The Everyday Carry of an Architect: Kent Chiang of Aidlin Darling Design

By Paige Alexus
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“The design tools I gravitate towards are the ones that have a tactile dimension—a responsiveness to intuition and the hand.” -Kent Chiang
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Courtesy of Kent Chiang

What you need to know about Kent: 

As a principal at the San Francisco-based design studio Aidlin Darling Design, Kent works on a range of projects from private residences and custom furniture, to exhibition design and university projects. The multidisciplinary firm prides itself on designing with all the senses, which leads to artful strategies including physical modeling, mock-up fabrication, hand sketching, and on-site observation. Kent is no exception to this rule—take a look below to learn about the tools he uses on a daily basis.

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Photo by Adam Rouse

The Tools of the Trade 

For hand drawing

I use a wide range of tools—each type has a specific purpose. Thinner pencils lead to more precise drawings while softer, wider tips are better for loose sketches. When using pens and pencils feels too restrictive, I pull out my trusty watercolor set. There’s a wonderful freedom to the medium’s imprecision. It’s perfect for capturing the gestalt of an idea. 


Sketchbook 

It’s a depository, and using it has all the comforts of a security blanket.


Glasses and a magnifying glass

I have a pair of glasses for the computer monitor, another pair for desk work and reading, and a magnifying glass for those tiny texts in half-sized drawings. It was a running joke in the office for a while.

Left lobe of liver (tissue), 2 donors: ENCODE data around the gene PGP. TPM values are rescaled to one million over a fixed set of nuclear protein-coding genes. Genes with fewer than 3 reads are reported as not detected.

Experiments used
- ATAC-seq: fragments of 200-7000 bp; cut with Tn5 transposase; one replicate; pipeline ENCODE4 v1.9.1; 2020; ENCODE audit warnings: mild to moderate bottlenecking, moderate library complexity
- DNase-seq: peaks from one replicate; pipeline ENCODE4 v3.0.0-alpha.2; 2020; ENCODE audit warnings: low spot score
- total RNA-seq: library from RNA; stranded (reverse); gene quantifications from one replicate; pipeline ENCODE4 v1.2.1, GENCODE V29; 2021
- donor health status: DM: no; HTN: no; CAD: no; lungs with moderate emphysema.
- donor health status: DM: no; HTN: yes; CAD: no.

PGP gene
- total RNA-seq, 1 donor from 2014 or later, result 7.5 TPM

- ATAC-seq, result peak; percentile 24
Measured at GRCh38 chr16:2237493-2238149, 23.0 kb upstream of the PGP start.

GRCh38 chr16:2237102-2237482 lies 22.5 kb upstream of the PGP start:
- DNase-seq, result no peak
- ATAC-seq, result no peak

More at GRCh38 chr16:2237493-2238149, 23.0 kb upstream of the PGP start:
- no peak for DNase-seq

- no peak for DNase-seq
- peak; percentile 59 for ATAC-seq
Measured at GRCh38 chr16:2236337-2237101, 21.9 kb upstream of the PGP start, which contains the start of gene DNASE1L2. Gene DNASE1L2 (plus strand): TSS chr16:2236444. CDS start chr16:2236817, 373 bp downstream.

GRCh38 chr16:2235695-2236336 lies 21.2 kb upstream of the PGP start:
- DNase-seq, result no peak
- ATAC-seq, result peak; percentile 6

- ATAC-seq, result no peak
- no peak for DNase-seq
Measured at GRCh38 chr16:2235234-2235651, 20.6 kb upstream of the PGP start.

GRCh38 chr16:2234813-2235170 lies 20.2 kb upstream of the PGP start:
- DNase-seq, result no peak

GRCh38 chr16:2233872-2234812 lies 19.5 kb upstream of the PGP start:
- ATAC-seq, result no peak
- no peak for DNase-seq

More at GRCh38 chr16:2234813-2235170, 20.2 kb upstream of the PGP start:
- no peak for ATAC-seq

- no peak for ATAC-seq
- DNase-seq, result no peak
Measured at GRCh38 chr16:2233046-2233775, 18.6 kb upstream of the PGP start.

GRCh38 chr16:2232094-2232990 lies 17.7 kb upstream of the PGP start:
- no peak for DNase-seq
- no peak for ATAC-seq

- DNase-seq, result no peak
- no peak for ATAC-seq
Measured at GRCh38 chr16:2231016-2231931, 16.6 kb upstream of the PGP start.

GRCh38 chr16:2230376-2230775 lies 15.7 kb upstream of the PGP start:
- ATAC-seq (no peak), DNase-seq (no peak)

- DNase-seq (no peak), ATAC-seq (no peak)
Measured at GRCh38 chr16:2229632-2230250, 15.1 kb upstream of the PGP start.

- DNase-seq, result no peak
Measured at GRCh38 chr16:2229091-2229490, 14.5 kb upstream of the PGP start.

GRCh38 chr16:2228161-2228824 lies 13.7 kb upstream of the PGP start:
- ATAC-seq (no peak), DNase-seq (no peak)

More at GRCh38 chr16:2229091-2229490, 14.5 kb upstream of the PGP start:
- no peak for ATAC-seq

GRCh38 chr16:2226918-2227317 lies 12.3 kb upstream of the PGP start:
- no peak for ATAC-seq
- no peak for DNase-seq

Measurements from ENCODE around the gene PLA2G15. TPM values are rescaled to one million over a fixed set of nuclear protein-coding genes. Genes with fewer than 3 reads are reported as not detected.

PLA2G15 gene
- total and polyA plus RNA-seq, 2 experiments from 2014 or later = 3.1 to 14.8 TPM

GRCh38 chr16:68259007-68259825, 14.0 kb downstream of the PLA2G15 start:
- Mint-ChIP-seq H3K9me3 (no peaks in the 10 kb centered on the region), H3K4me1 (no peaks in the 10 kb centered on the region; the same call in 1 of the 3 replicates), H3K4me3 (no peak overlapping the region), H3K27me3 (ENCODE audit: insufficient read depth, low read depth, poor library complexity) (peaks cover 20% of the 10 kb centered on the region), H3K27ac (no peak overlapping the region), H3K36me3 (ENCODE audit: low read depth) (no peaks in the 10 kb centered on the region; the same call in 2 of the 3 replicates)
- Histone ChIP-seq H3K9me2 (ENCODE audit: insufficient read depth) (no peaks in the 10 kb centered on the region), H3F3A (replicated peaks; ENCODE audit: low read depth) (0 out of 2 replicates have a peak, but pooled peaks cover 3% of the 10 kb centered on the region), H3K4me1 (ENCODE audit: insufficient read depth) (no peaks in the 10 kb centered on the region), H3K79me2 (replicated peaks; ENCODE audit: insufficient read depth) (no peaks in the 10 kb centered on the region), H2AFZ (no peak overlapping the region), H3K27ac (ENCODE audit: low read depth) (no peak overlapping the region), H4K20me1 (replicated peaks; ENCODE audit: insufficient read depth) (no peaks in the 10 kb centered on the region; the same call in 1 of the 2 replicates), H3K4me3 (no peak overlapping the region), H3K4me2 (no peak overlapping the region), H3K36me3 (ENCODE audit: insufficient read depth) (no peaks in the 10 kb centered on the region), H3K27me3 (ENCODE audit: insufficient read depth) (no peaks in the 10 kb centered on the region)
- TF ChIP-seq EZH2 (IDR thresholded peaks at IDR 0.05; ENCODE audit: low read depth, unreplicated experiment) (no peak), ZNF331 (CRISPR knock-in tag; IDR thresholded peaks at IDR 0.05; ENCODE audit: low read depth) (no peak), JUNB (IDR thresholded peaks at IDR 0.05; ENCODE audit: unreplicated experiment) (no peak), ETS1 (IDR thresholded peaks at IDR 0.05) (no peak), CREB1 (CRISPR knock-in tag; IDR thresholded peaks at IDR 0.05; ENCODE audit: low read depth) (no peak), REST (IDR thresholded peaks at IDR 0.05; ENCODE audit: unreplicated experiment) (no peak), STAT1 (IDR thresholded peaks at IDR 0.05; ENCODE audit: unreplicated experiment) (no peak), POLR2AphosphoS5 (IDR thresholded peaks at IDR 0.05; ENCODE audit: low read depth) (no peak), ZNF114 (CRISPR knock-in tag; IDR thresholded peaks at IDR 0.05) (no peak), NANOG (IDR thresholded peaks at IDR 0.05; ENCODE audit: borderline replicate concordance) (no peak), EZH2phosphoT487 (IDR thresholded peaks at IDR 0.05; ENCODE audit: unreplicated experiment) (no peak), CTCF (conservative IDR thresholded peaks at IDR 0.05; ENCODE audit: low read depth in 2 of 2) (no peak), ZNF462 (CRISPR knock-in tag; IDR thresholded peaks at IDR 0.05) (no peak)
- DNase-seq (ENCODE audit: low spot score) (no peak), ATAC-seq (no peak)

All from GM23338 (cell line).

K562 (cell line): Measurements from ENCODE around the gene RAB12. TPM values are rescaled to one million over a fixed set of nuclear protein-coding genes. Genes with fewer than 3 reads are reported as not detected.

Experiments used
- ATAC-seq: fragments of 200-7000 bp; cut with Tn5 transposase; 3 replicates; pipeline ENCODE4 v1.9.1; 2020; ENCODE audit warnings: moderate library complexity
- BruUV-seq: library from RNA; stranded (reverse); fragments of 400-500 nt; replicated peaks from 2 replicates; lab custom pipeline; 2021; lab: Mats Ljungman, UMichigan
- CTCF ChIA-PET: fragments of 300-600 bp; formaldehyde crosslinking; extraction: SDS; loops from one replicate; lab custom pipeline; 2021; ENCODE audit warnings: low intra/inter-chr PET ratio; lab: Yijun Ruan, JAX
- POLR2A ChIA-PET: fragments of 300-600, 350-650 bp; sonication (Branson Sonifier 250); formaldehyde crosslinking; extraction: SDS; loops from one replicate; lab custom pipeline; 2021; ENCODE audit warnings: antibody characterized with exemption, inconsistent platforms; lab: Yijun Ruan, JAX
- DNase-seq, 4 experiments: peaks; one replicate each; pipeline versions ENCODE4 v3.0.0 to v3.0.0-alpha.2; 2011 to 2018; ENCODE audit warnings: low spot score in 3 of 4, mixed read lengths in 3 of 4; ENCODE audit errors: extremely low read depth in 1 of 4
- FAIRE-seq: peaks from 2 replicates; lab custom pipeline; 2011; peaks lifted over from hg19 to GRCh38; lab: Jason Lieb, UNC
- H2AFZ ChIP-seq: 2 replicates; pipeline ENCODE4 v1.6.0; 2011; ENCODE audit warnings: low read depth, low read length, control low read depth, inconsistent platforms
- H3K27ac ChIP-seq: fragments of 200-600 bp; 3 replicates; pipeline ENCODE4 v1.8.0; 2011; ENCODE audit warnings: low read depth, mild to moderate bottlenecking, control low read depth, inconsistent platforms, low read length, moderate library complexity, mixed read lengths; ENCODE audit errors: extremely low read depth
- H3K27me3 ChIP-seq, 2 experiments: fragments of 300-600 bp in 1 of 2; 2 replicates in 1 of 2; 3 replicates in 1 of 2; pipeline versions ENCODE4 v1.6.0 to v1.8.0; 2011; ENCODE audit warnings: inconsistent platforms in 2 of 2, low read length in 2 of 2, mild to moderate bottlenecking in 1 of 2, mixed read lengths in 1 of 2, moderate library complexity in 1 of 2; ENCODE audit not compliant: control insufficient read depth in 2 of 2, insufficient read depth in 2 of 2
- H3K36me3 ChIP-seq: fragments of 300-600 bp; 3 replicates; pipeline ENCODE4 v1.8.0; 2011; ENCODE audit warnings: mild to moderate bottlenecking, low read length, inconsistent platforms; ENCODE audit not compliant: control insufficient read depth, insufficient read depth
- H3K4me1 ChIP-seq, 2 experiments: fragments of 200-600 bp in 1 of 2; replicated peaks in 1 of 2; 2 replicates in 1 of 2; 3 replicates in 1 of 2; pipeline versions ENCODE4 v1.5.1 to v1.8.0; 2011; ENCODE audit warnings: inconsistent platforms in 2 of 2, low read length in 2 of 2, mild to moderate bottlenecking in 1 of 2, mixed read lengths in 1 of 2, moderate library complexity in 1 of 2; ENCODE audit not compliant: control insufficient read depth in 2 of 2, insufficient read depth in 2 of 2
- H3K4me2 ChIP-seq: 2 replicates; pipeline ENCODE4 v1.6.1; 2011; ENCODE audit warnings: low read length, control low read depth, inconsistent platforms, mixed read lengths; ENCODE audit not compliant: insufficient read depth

Kraft paper and cardboard 

We use a very quick paper model technique which we termed "sketch model." We crumple a sheet of kraft paper which we shape to mimic a site’s topography. Then, we insert planes of cardboard into incisions made in the paper to study the engagement of building onto the site. This is a parallel effort to the hand sketch, where looseness and quickness are the keys to triggering ideas. 


Measuring and adhesive tapes

It’s very easy to lose sight of our relationship to the physical world when one models digitally. As a counter strategy, we’re constantly calibrating the relationship between our bodies and the spaces we design by measuring mock-up areas that we’ve scribed with tape in the studio.


Compass

This was given to me by my life partner of 25 years to use during my travels. It was way before smartphones with GPS functions became ubiquitous. I now keep it next to my desk at work as a figurative life compass.


Keep up with Kent and the rest of Aidlin Darling Design's work by following their profile here.

Paige Alexus

@paigealexus

Content Producer & Blogger at Dwell

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